Under s 35, any parliamentarian can refer an allegation or information raising a corruption issue in relation to themselves or their office, if they reasonably suspect that the offence to which the corruption issue relates has been, or is being, committed.
There is, for example, no way for a public servant or other whistleblower to make a referral of a corruption issue (with the exception of corruption issues relating to law enforcement, which can be referred by any person under s 44).
The power to commence own-motion investigations is a critically important power for an effective Integrity Commission. The Commonwealth’s proposed Integrity Commission would only have this power in respect of a law enforcement corruption issue.
Under s 61(1), if the Integrity Commissioner becomes aware of an allegation, or information, that raises a law enforcement corruption issue, the Integrity Commissioner may on her/his own initiative deal with the corruption issue in one of the ways referred to in subsection 49(1) or 52(7).
In contrast, under s 61(3) the Commissioner may decide to deal with a public sector corruption issue only where s/he is investigating an issue or inquiry and in the course of doing so, becomes aware of an allegation, or information, that raises a public sector corruption issue and s/he reasonably suspects that the offence to which the new corruption issue relates has been, or is being, committed.
The ability to hold public hearings is a fundamental power of effective integrity commissions.
Under s 99(8), a hearing for the purpose of a corruption inquiry must be held in public unless it deals with corruption in – or the integrity of staff members in – public sector agencies, higher education providers, or research bodies.
Under s 99(5) of the Commonwealth’s proposed legislation, a hearing for the purpose of investigating a corruption issue must be held in private to the extent that the hearing is dealing with a public sector corruption issue. Section 106(1)(d) requires evidence at a hearing held in public to be given in private if giving the evidence would disclose information that relates to a public sector corruption issue.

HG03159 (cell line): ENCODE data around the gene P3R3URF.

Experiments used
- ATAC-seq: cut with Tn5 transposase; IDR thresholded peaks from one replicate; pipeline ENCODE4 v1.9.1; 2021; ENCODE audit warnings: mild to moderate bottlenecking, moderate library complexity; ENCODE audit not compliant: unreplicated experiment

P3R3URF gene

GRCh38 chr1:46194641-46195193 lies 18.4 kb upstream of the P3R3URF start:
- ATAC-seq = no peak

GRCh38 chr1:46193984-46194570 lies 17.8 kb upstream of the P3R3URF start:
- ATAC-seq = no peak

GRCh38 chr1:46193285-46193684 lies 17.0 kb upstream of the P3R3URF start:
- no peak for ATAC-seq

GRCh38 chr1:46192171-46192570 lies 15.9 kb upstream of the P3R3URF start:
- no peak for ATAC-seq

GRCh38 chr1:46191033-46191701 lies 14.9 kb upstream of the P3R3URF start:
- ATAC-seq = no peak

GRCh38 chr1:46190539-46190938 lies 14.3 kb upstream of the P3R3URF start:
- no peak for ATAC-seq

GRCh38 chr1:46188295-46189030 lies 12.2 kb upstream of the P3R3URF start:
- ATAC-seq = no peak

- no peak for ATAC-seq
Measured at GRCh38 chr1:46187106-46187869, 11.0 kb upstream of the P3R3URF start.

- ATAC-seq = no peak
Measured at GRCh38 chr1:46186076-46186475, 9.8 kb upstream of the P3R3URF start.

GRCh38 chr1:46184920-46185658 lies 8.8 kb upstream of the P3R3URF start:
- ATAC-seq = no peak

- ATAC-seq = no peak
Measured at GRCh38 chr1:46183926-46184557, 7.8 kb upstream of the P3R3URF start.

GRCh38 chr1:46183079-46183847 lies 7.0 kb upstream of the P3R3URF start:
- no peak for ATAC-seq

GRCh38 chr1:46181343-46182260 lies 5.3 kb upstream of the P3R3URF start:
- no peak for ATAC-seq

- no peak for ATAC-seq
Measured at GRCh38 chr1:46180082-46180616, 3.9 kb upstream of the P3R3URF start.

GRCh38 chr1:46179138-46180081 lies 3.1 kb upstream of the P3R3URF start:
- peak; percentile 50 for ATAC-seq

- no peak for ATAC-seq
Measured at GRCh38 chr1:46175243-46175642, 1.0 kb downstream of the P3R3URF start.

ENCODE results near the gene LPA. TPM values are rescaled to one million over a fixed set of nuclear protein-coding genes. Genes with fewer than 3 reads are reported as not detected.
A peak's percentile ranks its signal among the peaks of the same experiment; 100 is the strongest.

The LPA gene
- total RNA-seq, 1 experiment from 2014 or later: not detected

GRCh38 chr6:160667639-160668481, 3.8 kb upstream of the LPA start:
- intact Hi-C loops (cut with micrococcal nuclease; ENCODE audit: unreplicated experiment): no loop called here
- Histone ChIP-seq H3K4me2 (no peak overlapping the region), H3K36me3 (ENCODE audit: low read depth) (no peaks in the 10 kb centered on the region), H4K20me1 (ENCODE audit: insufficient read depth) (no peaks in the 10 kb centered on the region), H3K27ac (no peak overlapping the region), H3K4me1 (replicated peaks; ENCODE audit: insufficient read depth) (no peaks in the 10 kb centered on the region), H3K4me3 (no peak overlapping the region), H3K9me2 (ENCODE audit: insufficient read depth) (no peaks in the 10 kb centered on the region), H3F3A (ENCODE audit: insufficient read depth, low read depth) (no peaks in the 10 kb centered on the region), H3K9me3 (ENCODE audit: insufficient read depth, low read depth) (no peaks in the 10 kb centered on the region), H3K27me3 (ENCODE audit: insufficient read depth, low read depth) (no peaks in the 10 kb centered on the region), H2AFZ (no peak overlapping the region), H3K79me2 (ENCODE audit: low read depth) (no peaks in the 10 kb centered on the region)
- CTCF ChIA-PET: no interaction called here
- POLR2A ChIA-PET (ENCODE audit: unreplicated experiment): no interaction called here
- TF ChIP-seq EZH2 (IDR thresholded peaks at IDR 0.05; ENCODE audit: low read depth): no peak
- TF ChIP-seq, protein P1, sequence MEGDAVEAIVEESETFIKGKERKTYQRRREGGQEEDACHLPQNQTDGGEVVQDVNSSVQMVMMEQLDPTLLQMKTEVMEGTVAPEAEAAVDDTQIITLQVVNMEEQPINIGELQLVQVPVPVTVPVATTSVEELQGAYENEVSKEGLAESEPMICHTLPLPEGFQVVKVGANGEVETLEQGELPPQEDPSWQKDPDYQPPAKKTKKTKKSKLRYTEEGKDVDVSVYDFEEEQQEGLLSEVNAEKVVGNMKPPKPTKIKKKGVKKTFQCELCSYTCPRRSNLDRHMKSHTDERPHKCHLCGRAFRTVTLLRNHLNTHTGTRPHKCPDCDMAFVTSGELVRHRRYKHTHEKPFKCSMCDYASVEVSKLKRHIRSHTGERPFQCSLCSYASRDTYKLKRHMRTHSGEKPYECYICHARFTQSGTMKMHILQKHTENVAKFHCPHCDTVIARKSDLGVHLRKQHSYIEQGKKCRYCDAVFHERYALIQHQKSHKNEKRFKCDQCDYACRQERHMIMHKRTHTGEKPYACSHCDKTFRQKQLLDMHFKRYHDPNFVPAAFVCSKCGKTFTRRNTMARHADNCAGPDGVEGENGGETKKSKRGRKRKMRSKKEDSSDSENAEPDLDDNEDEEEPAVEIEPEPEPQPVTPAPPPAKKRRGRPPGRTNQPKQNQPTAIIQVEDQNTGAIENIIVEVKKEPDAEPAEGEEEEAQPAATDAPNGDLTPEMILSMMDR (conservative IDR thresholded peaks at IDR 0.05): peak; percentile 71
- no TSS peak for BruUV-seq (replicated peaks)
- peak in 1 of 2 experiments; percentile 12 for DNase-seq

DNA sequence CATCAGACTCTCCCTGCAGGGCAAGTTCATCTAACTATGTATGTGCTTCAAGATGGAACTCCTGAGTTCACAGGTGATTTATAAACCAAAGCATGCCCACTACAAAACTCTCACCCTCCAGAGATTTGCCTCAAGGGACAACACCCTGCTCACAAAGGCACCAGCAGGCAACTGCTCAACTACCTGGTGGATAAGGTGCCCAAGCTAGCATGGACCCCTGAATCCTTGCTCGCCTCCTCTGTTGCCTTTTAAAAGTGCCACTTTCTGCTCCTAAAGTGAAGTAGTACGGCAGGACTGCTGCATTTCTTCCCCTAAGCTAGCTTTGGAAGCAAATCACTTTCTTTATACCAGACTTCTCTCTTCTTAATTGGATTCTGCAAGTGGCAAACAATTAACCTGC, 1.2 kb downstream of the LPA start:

Under s 99(10), a part of a hearing for the purpose of conducting a corruption inquiry may also be held in private if the Integrity Commissioner so directs.
Section 270 certifications
Section 270(1) empowers the Attorney-General to certify that disclosure of certain information would be contrary to the public interest on one or more of the grounds set out at s 270(2) (which include – amongst other things – that the disclosure would prejudice the Commonwealth’s security, defence or international relations; disclose the deliberations or decisions of the Cabinet or one of its Committees, or the deliberations or advice of the Executive Council; or prejudice the fair trial of any person or the impartial adjudication of a matter).
Under ss 271 and 272, the Integrity Commissioner and Inspector-General respectively are prevented from accessing information or documents containing section 270 certified information. There is nothing to prevent the Attorney-General taking a very broad view of information that can be excluded under s 270(2). Indeed, a similar power exists at s 37 of the Auditor-General Act and in 2018 the Auditor-General expressed concern that “in its first use of section 37, the Executive [had] adopted an unexpectedly broad interpretation of this provision”.3
Section 178 establishes requirements in respect of reports on investigations into corruption issues relating to regulated entities.
The Integrity Commissioner is required to prepare a report on any investigation (s 178(1)), but s/he must prepare separate reports about: